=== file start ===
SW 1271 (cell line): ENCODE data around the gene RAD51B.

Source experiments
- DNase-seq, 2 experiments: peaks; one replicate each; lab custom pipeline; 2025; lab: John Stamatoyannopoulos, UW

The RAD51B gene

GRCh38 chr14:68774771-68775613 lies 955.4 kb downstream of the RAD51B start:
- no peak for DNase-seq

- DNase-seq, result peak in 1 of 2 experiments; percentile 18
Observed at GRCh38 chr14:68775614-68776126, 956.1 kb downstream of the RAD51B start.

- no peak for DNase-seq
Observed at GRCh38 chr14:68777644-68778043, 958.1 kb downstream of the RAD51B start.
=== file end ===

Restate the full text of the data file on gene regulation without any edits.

SW 1271 (cell line): ENCODE data around the gene RAD51B.

Source experiments
- DNase-seq, 2 experiments: peaks; one replicate each; lab custom pipeline; 2025; lab: John Stamatoyannopoulos, UW

The RAD51B gene

GRCh38 chr14:68774771-68775613 lies 955.4 kb downstream of the RAD51B start:
- no peak for DNase-seq

- DNase-seq, result peak in 1 of 2 experiments; percentile 18
Observed at GRCh38 chr14:68775614-68776126, 956.1 kb downstream of the RAD51B start.

- no peak for DNase-seq
Observed at GRCh38 chr14:68777644-68778043, 958.1 kb downstream of the RAD51B start.